Many companies try to blur the distinction between employees and independent contractors, says Jeffrey L. Braff, an attorney with the Philadelphia office of Cozen and O'Connor. For example, an employee who's been working for the company decides life would be better if she were working from home. The company sets her up with a fax machine and tells the IRS she's an independent contractor, even though she's working only for that one company under her manager's supervision. "Nothing changes except the location," Braff says. "That [person] is clearly not an independent contractor."
Likewise, in a highly publicized case, a group of programmers working on a long-term project for Microsoft had signed documents saying they were independent contractors but later sued the company for inclusion in its benefits program. The programmers had worked full time for 18 months in the company's offices, side by side with full-time employees and doing similar work, so it was hard to tell the difference between the two. The Ninth Circuit Court of Appeals declared they were truly employees.
So what's the difference? According to the 20-factor guideline issued by the IRS, the key issue is control. Independent contractors provide their own equipment, set their own hours, pay their own expenses, hire their own assistants, and control the way they do their own work. They're free to work for as many companies or organizations as they wish, even fierce competitors. Employees work hours set by the employer, use the employer's equipment and work under the employer's supervision.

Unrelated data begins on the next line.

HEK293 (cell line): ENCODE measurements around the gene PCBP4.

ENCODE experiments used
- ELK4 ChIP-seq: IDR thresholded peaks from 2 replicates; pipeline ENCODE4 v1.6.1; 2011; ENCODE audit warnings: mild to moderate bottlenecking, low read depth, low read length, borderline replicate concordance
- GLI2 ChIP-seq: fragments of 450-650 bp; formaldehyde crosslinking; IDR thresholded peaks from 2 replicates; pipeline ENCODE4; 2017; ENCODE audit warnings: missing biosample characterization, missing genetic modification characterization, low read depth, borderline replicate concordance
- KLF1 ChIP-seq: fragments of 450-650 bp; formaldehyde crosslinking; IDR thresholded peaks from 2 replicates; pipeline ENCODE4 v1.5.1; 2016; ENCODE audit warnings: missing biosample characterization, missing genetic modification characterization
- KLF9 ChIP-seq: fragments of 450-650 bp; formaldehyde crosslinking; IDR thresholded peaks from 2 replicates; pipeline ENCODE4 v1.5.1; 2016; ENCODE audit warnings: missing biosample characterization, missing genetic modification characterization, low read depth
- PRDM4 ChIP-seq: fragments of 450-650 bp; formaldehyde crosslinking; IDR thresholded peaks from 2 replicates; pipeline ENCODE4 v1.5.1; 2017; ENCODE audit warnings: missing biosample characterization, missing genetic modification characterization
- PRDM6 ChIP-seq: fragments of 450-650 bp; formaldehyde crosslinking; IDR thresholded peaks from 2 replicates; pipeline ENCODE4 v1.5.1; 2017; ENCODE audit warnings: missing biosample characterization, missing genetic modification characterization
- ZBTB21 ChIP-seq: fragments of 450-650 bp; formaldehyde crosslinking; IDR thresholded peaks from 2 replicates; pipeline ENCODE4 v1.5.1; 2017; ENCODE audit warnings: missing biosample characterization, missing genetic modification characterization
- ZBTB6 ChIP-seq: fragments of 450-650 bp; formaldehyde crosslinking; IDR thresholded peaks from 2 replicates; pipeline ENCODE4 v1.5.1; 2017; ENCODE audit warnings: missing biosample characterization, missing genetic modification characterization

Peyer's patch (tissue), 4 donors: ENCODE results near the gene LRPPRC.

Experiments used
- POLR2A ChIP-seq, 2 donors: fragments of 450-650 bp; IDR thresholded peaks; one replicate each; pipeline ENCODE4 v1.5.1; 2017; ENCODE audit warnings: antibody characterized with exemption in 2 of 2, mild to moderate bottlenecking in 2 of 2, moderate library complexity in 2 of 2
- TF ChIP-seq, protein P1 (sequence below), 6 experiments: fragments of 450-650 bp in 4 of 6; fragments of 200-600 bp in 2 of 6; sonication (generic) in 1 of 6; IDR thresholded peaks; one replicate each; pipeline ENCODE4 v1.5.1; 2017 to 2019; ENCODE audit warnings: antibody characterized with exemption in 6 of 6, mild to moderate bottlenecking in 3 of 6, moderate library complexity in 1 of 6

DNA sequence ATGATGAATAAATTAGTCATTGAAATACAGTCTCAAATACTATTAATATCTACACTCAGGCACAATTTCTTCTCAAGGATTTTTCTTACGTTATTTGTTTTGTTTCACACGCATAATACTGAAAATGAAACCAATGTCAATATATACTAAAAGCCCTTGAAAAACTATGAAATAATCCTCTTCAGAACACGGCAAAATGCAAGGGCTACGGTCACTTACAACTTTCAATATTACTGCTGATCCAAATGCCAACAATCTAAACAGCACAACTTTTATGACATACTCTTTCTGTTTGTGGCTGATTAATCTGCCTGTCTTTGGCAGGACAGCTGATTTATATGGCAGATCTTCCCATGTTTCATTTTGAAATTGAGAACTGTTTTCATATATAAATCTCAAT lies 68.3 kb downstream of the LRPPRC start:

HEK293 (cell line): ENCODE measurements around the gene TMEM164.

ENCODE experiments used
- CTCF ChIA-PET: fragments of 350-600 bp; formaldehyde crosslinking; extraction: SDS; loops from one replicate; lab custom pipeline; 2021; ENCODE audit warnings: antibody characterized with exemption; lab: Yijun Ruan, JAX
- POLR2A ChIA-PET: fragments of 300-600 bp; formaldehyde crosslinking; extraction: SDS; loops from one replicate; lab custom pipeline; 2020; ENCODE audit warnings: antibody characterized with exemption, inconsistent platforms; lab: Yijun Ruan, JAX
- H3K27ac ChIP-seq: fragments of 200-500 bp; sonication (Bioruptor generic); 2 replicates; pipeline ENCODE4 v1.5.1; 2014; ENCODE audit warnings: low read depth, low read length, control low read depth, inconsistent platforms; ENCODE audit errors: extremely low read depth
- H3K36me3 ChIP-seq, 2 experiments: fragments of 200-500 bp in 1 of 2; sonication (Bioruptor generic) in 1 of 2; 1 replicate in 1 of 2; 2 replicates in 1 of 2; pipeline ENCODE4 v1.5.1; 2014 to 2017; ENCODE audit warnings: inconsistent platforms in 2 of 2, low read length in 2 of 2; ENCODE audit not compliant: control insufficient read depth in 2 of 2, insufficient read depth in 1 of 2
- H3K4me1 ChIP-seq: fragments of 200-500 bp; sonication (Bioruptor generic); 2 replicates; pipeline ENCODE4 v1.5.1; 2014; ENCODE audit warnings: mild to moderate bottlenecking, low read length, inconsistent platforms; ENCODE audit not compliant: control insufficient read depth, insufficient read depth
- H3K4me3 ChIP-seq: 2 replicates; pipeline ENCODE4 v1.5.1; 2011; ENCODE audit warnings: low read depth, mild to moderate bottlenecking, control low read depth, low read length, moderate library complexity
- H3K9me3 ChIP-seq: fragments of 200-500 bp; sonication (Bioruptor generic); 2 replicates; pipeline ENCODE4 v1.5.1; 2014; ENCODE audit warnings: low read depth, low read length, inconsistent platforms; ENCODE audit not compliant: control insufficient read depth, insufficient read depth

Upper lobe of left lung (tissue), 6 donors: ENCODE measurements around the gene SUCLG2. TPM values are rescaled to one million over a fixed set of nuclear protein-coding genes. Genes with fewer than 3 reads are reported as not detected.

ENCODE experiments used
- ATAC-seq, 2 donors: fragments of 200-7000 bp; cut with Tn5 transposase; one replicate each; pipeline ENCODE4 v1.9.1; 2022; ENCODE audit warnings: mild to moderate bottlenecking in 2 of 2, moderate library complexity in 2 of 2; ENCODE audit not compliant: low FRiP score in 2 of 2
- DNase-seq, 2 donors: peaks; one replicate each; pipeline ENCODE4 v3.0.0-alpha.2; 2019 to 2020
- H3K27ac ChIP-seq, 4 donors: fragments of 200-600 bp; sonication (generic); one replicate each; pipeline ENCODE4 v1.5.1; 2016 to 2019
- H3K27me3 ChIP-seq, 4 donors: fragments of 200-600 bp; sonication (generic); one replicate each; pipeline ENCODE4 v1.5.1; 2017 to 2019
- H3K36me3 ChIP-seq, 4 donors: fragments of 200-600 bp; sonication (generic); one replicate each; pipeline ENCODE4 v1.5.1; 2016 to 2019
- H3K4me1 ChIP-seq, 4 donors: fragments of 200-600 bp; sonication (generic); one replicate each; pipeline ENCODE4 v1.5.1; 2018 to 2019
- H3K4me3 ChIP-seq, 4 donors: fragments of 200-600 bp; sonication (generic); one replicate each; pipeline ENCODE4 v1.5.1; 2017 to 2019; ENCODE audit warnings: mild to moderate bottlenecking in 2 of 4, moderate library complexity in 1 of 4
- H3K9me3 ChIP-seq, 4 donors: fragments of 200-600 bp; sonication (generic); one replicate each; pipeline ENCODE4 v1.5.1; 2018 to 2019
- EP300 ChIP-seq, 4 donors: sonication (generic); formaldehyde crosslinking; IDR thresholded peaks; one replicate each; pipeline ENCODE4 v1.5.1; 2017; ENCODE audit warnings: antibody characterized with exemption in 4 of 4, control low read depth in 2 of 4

In a recent Illinois case, a sales representative whose contract was terminated by an engineering firm sued over age discrimination. The firm argued that the sales rep had no claim because he was an independent contractor, not an employee. The U.S. District Court for northern Illinois agreed, noting the firm did not tell the sales rep when to call on customers, did not require him to submit call reports, did not manage his daily operations, withheld no taxes, provided no benefits and never paid his expenses. Whether or not the firm discriminated, the contractor was in no position to sue.
The appellate judges in the case of the California dance program director noted that the distinction between employees and independent contractors works well for all concerned. "Independent contractors typically have greater control over the way in which they carry out their work than employees, and businesses assume fewer duties with respect to independent contractors than employees," they observed in their opinion. "Thus, the independent contractor status provides the hiring party and the worker with an alternative relationship that gives each more freedom and flexibility than the employer-employee relationship."